Jo Lasorda, the widow of legendary Los Angeles Dodgers manager Tommy Lasorda, has died at the age of 91.

Jo Lasorda, the widow of Hall of Fame Los Angeles Dodgers manager, Tommy Lasorda, died on Monday, the team announced. She was 91 years of age. Lasorda was pronounced dead at her Fullerton, California home. The Dodgers have not revealed the cause of death. This is the second death of Tommy in January at the age of 93.

“The Los Angeles Dodgers family were saddened to learn of the passing of Jo Lasorda, widow of Dodgers’ Hall of Famer Tommy Lasorda. Jo, 91, passed away Monday evening at 8:59 p.m. at her Fullerton home,” Twitter was the place where they posted their thoughts. “We send our deepest condolences to the Lasorda family at this time.”

Jo Lasorda, the widow of legendary Los Angeles Dodgers manager Tommy Lasorda, has died at the age of 91.

According to the Associated Press, Lasorda, formerly Joan Miller, met Tommy Lasorda at a minor league baseball game in Greenville, South Carolina where he was playing for the Spinners. Their union lasted 70 years and was completed on April 14, 1950. Lasorda’s survivors include daughter Laura, granddaughter Emily, and Gladys Reeves, her sister. Tommy Lasorda Jr., her son, was killed in 1991.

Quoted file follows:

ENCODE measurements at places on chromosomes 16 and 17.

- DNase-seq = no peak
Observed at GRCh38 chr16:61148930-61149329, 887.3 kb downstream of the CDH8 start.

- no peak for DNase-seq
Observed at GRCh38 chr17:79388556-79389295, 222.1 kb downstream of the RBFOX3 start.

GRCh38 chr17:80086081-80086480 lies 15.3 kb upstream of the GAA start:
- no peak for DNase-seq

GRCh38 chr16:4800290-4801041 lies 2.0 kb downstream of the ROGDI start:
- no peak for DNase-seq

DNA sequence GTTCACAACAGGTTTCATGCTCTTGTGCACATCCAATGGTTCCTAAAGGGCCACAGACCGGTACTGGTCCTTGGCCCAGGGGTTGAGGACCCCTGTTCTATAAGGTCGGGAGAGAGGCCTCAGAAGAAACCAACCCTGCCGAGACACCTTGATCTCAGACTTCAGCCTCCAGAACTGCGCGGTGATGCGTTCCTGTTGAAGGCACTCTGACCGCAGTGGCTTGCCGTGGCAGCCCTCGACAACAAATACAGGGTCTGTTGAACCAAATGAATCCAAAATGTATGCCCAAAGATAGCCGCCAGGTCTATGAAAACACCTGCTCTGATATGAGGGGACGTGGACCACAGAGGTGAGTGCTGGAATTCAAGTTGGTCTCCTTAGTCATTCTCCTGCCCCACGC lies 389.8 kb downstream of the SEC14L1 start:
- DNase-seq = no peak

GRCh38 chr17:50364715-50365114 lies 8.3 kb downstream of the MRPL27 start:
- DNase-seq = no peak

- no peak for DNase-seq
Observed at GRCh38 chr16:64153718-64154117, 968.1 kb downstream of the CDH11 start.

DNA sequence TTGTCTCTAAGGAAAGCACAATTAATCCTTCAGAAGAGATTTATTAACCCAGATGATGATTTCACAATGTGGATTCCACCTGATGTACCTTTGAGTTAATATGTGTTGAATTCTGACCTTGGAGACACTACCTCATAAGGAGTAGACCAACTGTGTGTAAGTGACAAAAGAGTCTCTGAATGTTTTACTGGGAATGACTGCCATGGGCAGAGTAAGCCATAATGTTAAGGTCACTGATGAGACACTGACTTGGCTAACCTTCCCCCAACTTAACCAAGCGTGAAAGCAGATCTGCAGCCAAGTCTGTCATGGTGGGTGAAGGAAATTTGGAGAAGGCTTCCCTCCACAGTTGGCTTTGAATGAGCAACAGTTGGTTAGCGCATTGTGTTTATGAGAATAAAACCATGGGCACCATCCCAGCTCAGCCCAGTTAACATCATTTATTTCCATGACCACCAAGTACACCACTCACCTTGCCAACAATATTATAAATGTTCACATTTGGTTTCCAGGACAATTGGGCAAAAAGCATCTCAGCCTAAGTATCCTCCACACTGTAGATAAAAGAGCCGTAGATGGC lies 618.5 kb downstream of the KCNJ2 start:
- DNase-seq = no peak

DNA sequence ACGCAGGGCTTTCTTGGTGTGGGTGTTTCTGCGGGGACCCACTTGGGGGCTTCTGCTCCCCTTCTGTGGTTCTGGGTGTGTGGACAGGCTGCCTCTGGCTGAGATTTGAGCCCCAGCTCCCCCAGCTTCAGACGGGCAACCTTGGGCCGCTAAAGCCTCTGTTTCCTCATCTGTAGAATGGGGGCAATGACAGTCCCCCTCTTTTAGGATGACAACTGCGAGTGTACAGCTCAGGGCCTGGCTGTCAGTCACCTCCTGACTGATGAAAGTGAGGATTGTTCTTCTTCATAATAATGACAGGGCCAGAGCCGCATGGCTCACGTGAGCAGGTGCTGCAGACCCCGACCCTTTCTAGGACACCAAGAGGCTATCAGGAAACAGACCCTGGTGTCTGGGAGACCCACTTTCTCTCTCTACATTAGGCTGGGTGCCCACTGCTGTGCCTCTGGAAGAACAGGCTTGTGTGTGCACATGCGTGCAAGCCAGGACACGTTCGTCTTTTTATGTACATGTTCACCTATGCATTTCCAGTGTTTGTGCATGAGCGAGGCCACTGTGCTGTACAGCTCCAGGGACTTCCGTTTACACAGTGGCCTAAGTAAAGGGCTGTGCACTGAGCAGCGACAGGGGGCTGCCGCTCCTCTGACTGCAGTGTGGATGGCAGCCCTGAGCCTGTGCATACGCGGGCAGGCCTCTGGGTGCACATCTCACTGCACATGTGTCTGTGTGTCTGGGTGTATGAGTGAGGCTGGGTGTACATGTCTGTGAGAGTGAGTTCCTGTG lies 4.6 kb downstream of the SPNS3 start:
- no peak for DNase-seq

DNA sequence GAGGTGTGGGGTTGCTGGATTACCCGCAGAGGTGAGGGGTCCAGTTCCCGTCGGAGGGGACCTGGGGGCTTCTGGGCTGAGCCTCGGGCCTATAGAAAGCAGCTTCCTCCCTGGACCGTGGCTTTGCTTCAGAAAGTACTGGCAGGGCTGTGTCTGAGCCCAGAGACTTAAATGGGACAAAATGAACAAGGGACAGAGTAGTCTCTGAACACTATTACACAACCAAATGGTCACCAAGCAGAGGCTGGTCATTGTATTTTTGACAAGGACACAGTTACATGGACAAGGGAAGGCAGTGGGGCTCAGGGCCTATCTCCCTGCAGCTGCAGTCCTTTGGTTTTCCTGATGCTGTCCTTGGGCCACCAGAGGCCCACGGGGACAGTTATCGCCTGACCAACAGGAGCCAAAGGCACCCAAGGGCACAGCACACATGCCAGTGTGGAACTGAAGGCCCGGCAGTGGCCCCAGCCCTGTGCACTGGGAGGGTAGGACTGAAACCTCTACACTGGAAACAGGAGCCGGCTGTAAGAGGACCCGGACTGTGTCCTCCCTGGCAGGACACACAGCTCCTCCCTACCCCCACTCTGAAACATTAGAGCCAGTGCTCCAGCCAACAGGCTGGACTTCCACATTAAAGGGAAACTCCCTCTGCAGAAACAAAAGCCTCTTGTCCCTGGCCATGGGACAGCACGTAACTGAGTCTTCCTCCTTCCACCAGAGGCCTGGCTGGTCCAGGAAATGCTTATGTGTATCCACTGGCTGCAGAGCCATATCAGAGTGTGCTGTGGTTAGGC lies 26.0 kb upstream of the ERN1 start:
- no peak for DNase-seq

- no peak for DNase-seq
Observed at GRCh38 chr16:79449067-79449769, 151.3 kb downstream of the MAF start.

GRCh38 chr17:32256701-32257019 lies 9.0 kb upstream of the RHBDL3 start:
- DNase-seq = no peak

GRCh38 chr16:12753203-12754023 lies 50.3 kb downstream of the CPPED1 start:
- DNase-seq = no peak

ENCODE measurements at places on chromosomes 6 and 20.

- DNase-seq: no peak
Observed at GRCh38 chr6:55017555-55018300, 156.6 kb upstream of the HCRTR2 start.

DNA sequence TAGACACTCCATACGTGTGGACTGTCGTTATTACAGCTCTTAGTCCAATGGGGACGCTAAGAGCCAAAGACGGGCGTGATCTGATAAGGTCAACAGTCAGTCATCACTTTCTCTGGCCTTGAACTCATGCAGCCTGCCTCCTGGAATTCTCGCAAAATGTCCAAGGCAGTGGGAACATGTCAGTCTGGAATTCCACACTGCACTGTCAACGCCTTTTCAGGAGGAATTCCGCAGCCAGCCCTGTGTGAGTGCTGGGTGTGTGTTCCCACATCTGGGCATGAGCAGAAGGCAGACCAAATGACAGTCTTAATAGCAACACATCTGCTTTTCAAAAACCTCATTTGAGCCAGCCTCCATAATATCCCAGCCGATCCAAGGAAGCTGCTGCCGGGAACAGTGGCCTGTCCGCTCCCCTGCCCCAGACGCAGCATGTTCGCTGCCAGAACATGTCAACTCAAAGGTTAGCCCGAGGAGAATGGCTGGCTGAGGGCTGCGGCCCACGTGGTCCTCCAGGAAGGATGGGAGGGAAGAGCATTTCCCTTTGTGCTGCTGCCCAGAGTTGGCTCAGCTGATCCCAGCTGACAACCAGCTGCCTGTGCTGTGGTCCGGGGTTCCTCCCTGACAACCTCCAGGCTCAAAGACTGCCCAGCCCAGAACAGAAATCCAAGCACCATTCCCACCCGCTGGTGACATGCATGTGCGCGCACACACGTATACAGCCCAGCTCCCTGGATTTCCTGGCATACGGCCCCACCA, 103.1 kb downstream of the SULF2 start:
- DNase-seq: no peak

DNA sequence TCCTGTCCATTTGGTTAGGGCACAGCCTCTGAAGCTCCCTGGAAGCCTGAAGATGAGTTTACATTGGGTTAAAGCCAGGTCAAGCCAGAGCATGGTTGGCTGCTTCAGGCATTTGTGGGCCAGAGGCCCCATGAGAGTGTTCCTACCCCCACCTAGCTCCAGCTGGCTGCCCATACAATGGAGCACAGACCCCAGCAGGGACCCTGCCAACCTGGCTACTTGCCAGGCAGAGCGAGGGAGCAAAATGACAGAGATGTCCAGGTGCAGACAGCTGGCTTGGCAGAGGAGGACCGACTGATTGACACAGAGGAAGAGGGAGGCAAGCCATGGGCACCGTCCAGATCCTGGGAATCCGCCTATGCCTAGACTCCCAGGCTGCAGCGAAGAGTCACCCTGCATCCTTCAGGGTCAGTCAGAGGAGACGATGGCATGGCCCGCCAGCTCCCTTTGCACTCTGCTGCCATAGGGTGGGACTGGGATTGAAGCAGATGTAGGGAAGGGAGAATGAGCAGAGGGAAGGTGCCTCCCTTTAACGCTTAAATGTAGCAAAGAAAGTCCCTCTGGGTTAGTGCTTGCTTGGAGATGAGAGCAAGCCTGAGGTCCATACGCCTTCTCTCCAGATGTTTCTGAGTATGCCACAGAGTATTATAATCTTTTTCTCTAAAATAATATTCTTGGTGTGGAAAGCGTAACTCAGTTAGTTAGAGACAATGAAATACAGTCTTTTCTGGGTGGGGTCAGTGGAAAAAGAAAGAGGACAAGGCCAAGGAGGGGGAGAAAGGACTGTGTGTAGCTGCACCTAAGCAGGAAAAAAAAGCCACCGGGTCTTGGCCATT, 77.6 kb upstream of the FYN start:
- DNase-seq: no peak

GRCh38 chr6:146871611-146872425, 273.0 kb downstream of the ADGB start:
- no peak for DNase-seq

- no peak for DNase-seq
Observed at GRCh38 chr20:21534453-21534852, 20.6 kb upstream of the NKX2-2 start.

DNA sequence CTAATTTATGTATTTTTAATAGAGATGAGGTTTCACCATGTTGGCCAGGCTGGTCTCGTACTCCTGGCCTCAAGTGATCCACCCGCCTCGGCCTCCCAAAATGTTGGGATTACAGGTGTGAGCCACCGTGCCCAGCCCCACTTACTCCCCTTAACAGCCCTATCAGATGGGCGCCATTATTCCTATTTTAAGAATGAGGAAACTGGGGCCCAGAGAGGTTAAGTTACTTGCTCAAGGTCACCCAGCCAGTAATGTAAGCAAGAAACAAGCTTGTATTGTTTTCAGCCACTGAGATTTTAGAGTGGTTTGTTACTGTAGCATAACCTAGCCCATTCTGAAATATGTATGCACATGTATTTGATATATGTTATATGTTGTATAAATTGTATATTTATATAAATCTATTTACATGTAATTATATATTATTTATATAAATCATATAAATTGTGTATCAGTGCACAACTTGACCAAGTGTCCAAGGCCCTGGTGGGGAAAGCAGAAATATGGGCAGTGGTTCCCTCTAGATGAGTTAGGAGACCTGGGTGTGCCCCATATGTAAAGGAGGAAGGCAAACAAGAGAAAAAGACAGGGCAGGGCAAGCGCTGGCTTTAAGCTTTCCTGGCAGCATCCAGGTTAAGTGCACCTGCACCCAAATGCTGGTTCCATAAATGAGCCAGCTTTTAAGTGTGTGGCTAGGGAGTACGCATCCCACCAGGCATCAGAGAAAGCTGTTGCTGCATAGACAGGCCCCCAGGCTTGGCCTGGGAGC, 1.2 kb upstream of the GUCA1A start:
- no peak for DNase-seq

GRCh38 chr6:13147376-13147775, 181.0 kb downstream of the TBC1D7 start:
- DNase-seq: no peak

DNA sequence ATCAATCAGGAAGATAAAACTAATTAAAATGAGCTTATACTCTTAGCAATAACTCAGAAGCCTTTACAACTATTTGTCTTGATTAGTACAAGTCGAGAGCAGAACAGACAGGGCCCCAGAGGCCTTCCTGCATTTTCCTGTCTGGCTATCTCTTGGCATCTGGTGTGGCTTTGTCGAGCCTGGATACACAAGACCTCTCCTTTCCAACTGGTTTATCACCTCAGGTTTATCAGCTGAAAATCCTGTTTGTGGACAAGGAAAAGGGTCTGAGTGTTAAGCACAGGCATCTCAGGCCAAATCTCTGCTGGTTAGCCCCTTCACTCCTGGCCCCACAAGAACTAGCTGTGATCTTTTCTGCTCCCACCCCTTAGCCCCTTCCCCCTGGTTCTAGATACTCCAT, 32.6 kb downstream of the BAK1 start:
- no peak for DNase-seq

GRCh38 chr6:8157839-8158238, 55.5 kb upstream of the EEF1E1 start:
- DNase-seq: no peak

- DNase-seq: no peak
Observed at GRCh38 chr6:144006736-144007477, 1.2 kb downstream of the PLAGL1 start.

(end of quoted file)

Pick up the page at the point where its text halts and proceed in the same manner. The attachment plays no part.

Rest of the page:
Lasorda was Tommy Lasorda’s companion through his entire baseball career. Inducted into the Baseball Hall of Fame 1997. Lasorda led two World Series championships for the Dodgers (1981 and 1988) and was twice named NL Manager Of The Year (1983, 1988). Lasorda’s managerial career saw him win 1,599 games as well as 31 postseason games. His No. The Dodgers have retired his No. 2 jersey.

“Tommy Lasorda was one of the finest managers our game has ever known. He loved life as a Dodger,” MLB commissioner Rob Manfred said in a statement after Lasorda died. “His career began as a pitcher in 1949 but he is, of course, best known as the manager of two World Series champions and four pennant-winning clubs. His passion, success, charisma, and sense of humor turned him into an international celebrity, a stature that he used to grow our sport. Tommy welcomed Dodger players from Mexico, the Dominican Republic, Japan, South Korea, and elsewhere — making baseball a stronger, more diverse and better game. He served Major League Baseball as the Global Ambassador for the first two editions of the World Baseball Classic and managed Team USA to gold in the 2000 Summer Olympics in Sydney…

“It was an honor to have had a great friendship with Tommy. I will be missing him. In his last months, he witnessed his beloved Dodgers win their first World Series title since 1988. Major League Baseball extends our deepest condolences to Lasorda and their whole family, as well as the Dodger organization, and all their generations of loyal supporters.

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